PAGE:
Robb, J.D. Memory in Death. New York: G.P. Putnam’s Sons, 2006.
Hardcover | $24.95 USD | ISBN-13: 978-0399153280 | 337 pages | Futuristic Romantic Suspense
Memory in Death is another great installment in the In Death series, in part because it shows how Eve navigates negative past feelings with the victim in a case, and also is another book in the series that makes the statement that upholding the law isn’t always black and white, such as in a case like this where the victim is a genuinely bad person, but that doesn’t mean that the perpetrator was justified in doing what they did.
The one (admittedly minor) flaw in the overall execution is that it does pretty quickly become obvious who said perpetrator is, although I did not count on them being quite as crazy and manipulative-bordering-on-psychopathic as the victim was portrayed as being prior to her death and later further described by other characters to be.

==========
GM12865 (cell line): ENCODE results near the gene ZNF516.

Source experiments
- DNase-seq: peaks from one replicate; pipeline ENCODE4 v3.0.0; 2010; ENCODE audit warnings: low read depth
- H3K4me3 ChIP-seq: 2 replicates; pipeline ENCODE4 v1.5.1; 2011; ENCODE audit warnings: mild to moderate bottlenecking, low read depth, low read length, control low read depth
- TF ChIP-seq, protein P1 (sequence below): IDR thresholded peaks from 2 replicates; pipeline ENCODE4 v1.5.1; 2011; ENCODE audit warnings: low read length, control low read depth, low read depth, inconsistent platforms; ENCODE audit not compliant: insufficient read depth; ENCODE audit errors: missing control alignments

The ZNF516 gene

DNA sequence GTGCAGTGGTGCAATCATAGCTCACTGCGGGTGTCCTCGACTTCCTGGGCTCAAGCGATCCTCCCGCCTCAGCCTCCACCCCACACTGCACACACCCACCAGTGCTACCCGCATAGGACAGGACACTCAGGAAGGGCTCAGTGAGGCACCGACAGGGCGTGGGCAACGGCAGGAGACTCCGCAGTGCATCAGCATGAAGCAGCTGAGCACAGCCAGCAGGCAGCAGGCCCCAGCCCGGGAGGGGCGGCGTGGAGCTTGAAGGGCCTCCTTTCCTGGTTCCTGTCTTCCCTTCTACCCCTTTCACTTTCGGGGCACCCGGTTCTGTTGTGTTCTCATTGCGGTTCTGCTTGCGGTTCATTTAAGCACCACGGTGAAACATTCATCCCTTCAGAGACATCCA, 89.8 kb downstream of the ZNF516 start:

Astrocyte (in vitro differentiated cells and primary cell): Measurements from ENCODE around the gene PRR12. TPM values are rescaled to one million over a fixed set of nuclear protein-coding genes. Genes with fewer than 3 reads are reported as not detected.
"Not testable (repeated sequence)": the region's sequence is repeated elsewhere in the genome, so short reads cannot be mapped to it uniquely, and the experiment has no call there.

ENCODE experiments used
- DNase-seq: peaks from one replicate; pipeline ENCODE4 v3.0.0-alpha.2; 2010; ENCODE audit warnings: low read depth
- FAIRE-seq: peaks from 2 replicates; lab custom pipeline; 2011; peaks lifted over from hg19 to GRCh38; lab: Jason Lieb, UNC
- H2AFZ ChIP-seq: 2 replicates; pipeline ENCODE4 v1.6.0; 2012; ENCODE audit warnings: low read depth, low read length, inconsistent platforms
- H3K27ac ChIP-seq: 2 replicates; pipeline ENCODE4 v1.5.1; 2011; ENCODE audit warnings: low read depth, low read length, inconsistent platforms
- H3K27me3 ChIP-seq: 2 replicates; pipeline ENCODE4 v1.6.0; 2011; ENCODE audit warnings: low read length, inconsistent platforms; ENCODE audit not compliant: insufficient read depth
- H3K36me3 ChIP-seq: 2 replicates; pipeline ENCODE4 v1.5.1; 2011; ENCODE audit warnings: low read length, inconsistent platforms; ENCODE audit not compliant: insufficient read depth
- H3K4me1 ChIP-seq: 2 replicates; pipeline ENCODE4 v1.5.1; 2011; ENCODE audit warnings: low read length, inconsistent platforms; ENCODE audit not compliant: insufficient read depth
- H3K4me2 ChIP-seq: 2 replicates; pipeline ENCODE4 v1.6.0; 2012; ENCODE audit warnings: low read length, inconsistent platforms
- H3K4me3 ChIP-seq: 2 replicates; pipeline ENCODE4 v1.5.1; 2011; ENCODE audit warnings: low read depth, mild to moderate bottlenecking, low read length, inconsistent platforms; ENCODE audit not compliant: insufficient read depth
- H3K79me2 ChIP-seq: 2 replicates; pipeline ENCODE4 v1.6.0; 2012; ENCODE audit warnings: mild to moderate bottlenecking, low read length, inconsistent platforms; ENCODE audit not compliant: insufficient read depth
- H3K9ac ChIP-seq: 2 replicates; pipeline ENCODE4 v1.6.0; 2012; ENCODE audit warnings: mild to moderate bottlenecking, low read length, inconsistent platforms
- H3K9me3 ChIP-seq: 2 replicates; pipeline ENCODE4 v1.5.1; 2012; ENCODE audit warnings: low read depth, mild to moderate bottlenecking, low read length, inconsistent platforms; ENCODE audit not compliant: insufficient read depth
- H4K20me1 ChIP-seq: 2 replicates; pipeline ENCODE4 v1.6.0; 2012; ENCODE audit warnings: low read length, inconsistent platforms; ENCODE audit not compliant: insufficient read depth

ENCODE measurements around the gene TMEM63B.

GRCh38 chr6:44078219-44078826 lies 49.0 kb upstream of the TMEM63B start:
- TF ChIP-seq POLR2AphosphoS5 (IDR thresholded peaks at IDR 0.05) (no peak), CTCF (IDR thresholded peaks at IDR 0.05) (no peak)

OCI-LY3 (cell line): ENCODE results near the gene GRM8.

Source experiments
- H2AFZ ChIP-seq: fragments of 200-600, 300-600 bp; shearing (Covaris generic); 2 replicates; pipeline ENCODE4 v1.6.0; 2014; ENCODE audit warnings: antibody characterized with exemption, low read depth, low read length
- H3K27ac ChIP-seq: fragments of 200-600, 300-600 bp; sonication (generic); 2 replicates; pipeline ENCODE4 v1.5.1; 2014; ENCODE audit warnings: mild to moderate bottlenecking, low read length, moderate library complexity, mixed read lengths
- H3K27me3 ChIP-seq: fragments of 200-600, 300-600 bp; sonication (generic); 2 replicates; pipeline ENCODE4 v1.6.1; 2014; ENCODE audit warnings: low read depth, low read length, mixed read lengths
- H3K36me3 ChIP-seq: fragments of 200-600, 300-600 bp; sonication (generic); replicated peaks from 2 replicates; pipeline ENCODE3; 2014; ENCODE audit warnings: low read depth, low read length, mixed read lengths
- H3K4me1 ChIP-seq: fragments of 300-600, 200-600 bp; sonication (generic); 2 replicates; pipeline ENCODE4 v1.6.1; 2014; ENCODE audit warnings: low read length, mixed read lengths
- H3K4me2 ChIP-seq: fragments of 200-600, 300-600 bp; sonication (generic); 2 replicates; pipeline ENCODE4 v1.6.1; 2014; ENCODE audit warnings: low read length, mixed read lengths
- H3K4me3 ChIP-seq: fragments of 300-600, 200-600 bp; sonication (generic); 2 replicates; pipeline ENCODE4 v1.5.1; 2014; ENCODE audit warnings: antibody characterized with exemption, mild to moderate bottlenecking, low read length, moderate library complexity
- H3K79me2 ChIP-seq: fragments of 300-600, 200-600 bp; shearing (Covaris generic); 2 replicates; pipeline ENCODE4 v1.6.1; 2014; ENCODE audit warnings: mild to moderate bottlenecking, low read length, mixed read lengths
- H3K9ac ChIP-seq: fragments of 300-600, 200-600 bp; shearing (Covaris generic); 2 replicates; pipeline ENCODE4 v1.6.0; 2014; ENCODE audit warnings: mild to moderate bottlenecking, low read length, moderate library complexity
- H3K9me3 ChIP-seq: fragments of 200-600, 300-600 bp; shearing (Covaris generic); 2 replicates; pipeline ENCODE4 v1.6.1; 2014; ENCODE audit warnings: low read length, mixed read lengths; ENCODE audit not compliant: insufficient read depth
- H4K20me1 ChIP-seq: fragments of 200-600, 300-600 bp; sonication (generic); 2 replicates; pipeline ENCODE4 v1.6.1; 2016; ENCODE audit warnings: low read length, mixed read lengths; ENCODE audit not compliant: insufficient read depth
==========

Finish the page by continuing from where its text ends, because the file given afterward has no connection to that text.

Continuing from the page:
And given that this is one of the books where Eve has to deal with her past, I liked Roarke’s support of her at various moments of the story, particularly when he is confronted by Trudy attempting to blackmail them, and epically defended Eve, threatening ruin on Trudy in the process. This is one of those times where I truly adored Roarke and the influence he happens to have in everything. I also love how the case kind of informs why their relationship works, and it’s something that they discuss a couple times in the book: Eve’s not in the relationship for the money, and as much as Roarke loves her, he won’t be manipulated by her. While it is a little on-the-nose, given that this is stuff touched on in prior books, I did like that they discussed it in the context of this case.
All in all, it’s another solid entry in the series, and I’m already excited for the next one, with the aim of hopefully being more consistent and actually catching up on the series this year. And I would recommend fans of romantic suspense with an endearing recurring cast of characters to try this series too.